"I had no idea what an orchestra was when my mother brought me to a concert when I was four,” says Lio Kuokman, the Hong Kong Philharmonic Orchestra’s resident conductor. “I was intrigued by this man who came out looking like a penguin with a white stick in his hand. As he flicked his stick, I felt that the musicians were following his command, and sounds were coming out from different parts of the stage. I turned to my mother and said, ‘I want to be the guy with the chopstick’.”
Little did he know how far that dream of picking up the “chopstick” would take him. Proving to be a natural musician, Lio graduated from The Hong Kong Academy for Performing Arts in 2004 with first class honours, majoring in piano performance, then went on to study in the US at Juilliard, the New England Conservatory, and the Curtis Institute of Music, a private conservatory which accepts only about 30 of the 600 students that apply each year. He has conducted both the Philadelphia Orchestra, to which he was appointed assistant conductor at the age of 33, and the Vienna Symphony Orchestra. He also knows how to play the harpsichord, trombone and violin.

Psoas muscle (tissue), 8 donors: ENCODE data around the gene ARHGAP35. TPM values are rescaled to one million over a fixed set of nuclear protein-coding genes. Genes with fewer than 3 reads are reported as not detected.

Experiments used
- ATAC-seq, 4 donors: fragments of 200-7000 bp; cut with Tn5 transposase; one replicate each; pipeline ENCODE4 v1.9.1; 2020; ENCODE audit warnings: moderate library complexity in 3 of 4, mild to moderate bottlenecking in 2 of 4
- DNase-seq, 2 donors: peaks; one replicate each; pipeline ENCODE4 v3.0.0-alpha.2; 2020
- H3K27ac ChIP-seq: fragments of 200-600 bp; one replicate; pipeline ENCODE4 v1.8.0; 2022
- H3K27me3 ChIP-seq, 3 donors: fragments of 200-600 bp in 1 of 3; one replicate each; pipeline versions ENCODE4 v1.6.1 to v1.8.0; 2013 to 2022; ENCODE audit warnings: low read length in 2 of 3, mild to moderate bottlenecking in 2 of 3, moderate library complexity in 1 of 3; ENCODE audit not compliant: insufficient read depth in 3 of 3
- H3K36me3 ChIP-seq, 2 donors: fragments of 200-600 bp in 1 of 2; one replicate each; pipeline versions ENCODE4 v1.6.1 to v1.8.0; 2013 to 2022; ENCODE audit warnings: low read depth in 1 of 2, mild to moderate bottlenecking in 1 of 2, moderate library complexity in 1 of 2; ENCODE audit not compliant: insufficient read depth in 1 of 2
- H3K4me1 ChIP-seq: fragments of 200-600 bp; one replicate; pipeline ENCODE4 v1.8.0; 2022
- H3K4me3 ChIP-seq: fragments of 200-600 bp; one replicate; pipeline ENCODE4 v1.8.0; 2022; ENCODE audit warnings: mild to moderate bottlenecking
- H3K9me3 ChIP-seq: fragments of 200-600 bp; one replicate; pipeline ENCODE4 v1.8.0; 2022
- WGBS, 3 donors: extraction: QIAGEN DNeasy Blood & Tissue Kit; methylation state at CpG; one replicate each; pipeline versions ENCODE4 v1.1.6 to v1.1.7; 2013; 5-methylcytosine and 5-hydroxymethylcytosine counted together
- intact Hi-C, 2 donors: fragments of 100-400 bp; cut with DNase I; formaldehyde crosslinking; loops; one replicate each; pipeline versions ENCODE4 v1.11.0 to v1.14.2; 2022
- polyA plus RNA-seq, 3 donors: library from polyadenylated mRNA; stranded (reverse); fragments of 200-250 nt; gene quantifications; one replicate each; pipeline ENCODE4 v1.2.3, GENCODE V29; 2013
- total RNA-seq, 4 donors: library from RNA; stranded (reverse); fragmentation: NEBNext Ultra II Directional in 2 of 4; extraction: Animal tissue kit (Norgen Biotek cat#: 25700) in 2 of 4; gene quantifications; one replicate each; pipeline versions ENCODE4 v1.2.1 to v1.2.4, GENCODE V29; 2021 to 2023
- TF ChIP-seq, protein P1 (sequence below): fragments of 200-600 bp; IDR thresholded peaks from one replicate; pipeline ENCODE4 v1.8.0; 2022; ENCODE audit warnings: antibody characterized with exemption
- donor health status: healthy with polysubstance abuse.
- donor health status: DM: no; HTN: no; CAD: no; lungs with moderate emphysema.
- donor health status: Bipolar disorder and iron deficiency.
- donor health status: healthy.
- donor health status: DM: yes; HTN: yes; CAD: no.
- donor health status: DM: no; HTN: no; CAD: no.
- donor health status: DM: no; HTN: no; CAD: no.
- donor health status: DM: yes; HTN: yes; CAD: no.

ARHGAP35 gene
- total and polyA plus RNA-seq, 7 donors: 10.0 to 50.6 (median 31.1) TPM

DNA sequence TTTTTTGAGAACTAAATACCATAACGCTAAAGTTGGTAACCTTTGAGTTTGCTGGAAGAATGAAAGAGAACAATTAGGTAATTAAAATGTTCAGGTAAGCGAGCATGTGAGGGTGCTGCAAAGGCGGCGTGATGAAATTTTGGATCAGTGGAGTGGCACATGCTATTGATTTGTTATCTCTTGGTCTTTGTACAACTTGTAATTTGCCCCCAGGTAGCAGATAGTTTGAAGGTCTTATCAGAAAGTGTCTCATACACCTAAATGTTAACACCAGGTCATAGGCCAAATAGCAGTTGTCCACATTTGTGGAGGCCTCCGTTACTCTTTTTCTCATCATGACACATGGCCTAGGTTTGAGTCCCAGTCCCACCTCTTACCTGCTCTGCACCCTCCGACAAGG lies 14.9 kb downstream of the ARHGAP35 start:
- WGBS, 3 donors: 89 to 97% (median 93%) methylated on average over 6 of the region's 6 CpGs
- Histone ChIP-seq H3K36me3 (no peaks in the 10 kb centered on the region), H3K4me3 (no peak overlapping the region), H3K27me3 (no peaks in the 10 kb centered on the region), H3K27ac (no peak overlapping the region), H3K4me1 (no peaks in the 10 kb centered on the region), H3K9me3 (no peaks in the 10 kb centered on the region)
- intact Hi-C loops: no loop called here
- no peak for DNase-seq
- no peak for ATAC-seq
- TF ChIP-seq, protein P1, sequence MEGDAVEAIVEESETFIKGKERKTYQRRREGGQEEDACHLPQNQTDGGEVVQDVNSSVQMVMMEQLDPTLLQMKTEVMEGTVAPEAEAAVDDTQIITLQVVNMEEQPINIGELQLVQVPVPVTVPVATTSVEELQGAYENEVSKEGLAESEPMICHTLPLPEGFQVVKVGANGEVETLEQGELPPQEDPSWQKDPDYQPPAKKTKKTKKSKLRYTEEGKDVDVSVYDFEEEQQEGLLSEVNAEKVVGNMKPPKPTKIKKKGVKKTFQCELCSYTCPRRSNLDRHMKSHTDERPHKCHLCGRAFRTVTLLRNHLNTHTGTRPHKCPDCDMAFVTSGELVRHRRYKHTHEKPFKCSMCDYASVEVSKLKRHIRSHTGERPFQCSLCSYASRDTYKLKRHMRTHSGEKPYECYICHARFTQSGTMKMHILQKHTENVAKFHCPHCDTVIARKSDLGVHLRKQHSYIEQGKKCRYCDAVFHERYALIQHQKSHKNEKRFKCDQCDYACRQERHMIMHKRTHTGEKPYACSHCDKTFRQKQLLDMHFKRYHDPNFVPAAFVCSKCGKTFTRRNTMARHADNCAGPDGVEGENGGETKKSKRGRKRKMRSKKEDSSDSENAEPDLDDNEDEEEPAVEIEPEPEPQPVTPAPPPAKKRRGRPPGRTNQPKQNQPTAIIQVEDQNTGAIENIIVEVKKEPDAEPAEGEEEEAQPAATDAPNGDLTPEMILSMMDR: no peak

Now he’s back on home turf, the Macau-born, Hong Kong raised conductor’s ambitions are far greater than simply delivering great classical concerts: he wants to enlighten audiences as to music’s cross-cultural possibilities. His early February concert with the Hong Kong Philharmonic in 2022, cancelled due to Covid-19 restrictions, was to have been an orchestral celebration of Canto-pop. (The fate of his programme of Strauss and Beethoven with live projection of art and photography by Tobias Melle is still pending.)